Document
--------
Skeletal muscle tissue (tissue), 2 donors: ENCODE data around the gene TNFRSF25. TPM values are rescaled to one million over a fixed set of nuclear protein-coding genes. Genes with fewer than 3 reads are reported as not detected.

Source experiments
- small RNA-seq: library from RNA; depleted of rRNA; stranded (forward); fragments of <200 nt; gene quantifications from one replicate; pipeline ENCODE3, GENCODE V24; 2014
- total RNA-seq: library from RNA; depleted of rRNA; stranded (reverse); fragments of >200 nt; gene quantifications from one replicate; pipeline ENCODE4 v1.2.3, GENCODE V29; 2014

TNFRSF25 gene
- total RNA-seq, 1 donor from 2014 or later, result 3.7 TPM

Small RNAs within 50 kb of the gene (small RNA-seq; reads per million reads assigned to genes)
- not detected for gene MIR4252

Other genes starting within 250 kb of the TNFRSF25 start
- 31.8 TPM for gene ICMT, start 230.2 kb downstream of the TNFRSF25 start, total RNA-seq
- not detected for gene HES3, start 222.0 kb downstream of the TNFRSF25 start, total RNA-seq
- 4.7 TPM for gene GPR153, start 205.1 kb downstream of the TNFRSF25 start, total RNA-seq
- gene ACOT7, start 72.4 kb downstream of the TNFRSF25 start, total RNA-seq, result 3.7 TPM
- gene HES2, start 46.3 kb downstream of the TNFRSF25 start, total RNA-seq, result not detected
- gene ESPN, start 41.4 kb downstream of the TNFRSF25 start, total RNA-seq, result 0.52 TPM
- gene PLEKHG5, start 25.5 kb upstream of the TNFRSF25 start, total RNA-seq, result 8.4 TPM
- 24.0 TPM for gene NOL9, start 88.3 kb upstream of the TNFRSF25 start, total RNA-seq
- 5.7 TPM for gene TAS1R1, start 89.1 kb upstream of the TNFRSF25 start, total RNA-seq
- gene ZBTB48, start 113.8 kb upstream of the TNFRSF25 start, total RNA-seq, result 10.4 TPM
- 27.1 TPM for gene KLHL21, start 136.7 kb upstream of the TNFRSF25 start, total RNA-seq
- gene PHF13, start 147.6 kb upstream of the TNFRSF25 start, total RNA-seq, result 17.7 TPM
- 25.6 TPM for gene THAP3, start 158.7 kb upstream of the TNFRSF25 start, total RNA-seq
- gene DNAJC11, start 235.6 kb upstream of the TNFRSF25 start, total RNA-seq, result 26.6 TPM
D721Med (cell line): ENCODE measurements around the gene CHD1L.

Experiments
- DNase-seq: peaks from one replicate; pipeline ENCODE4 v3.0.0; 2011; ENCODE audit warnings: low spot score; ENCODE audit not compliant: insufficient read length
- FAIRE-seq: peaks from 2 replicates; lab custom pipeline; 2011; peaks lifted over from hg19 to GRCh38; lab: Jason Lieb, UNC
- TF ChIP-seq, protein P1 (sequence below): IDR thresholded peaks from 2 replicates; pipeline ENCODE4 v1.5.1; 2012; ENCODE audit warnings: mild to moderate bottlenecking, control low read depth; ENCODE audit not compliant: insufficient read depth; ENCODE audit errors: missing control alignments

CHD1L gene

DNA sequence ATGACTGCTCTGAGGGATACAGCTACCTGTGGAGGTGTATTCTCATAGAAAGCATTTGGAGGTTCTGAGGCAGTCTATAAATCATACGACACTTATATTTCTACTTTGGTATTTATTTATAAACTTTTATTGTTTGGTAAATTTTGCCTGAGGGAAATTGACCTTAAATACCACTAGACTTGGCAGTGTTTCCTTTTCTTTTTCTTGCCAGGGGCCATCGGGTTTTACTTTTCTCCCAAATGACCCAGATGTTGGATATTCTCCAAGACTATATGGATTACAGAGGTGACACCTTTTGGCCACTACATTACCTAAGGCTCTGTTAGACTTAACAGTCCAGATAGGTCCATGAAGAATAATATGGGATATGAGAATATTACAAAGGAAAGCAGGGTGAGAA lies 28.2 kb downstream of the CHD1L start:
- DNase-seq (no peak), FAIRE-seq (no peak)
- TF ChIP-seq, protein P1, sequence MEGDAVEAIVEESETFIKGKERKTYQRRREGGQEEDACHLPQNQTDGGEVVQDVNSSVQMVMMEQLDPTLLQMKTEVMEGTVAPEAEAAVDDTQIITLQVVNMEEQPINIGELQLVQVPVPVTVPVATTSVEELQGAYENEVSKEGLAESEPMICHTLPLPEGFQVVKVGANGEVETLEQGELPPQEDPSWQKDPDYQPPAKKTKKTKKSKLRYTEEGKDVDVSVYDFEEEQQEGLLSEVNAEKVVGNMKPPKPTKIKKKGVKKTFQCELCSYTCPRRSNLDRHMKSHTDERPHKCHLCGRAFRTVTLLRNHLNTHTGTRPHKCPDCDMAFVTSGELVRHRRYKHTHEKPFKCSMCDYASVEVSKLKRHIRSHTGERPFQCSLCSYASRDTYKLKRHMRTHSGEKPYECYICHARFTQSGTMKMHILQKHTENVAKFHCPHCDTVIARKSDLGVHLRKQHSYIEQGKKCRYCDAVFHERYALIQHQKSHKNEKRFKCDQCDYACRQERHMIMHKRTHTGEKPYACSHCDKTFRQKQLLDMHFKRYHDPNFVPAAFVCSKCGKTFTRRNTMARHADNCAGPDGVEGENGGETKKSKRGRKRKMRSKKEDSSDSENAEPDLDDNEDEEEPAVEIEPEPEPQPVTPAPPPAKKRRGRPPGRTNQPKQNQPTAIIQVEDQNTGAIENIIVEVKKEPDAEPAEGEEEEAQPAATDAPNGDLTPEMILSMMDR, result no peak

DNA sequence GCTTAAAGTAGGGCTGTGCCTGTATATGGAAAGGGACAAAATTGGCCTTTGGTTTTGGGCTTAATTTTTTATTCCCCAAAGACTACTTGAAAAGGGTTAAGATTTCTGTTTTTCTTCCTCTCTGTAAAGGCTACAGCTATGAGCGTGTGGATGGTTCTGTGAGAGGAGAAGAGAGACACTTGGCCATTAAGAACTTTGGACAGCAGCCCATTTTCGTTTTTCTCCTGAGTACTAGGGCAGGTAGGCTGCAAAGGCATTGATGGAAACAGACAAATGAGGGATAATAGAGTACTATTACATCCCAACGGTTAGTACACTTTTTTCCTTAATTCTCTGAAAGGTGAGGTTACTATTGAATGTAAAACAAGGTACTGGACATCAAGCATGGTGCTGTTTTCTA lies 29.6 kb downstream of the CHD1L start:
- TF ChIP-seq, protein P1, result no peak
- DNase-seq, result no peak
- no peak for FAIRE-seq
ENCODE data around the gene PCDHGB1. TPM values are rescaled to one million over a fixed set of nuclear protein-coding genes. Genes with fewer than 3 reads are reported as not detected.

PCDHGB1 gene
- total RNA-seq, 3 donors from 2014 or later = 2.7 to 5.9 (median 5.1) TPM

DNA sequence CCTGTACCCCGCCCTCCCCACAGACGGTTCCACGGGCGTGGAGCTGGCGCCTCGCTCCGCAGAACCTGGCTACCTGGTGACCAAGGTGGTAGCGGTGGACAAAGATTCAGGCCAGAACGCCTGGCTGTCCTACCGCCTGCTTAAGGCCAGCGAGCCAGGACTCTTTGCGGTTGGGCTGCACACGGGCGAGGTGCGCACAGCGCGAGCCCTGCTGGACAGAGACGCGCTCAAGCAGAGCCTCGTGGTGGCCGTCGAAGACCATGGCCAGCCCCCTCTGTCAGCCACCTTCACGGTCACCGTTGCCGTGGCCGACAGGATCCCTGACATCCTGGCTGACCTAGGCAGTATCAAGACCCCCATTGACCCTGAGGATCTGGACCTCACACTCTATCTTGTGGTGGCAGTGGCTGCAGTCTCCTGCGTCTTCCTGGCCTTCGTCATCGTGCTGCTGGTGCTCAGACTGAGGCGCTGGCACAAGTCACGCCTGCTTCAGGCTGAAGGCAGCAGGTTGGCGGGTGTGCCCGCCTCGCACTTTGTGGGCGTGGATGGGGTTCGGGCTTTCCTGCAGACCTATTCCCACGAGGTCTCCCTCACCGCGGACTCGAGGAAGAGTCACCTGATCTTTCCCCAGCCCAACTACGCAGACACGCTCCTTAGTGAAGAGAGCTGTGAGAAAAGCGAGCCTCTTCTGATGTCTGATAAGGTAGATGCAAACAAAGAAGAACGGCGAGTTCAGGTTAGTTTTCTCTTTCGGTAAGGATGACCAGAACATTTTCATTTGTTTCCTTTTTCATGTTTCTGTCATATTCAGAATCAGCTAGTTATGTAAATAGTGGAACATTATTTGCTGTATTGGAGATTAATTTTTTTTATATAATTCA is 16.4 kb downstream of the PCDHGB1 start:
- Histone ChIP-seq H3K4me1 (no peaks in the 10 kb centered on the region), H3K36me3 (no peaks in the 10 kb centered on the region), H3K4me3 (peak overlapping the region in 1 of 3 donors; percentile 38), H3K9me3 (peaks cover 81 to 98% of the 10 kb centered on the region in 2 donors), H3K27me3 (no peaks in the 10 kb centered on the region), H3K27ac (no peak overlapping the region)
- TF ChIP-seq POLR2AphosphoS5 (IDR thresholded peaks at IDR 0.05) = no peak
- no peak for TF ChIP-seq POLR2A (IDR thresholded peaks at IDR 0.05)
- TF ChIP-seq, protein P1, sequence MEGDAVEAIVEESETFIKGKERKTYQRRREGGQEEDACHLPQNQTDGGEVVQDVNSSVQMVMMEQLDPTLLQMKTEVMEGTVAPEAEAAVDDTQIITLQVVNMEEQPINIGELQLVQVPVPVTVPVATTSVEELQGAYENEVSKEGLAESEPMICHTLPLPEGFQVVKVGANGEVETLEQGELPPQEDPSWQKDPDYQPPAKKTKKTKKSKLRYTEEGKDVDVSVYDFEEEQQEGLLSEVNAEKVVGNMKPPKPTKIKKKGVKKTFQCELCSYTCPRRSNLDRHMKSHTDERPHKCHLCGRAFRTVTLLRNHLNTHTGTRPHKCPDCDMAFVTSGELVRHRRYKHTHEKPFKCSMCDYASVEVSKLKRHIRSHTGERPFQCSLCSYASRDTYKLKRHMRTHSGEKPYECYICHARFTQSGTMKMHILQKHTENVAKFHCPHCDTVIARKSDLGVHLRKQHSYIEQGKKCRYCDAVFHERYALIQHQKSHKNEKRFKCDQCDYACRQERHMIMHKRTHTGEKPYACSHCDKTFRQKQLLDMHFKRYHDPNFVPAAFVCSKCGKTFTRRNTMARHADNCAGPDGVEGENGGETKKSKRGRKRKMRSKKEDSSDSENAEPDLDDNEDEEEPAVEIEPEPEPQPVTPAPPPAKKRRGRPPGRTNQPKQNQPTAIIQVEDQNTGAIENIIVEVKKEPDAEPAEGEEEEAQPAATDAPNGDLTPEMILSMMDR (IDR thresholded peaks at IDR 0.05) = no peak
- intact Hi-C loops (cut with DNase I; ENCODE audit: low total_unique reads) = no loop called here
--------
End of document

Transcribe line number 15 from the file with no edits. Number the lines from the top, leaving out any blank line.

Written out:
- gene ESPN, start 41.4 kb downstream of the TNFRSF25 start, total RNA-seq, result 0.52 TPM